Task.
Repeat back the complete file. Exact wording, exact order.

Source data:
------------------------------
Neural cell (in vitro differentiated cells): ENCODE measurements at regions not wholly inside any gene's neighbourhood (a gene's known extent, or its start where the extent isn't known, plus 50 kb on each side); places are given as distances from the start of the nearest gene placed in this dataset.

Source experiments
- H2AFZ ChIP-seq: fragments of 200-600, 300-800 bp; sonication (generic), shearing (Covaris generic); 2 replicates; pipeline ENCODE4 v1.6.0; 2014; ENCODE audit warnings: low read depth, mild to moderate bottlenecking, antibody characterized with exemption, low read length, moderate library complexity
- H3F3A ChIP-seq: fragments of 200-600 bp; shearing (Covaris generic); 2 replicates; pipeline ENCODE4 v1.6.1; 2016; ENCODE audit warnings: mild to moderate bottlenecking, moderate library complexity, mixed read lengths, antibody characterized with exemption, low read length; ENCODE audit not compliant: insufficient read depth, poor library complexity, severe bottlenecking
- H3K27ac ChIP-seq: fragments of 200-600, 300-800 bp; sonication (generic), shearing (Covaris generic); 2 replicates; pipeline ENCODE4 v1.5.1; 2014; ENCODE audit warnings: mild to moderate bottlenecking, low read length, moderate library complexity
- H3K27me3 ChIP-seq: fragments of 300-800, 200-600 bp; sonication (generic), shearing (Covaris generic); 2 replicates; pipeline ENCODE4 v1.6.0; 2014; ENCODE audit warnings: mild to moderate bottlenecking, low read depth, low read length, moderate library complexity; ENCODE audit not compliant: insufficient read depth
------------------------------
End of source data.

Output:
Neural cell (in vitro differentiated cells): ENCODE measurements at regions not wholly inside any gene's neighbourhood (a gene's known extent, or its start where the extent isn't known, plus 50 kb on each side); places are given as distances from the start of the nearest gene placed in this dataset.

Source experiments
- H2AFZ ChIP-seq: fragments of 200-600, 300-800 bp; sonication (generic), shearing (Covaris generic); 2 replicates; pipeline ENCODE4 v1.6.0; 2014; ENCODE audit warnings: low read depth, mild to moderate bottlenecking, antibody characterized with exemption, low read length, moderate library complexity
- H3F3A ChIP-seq: fragments of 200-600 bp; shearing (Covaris generic); 2 replicates; pipeline ENCODE4 v1.6.1; 2016; ENCODE audit warnings: mild to moderate bottlenecking, moderate library complexity, mixed read lengths, antibody characterized with exemption, low read length; ENCODE audit not compliant: insufficient read depth, poor library complexity, severe bottlenecking
- H3K27ac ChIP-seq: fragments of 200-600, 300-800 bp; sonication (generic), shearing (Covaris generic); 2 replicates; pipeline ENCODE4 v1.5.1; 2014; ENCODE audit warnings: mild to moderate bottlenecking, low read length, moderate library complexity
- H3K27me3 ChIP-seq: fragments of 300-800, 200-600 bp; sonication (generic), shearing (Covaris generic); 2 replicates; pipeline ENCODE4 v1.6.0; 2014; ENCODE audit warnings: mild to moderate bottlenecking, low read depth, low read length, moderate library complexity; ENCODE audit not compliant: insufficient read depth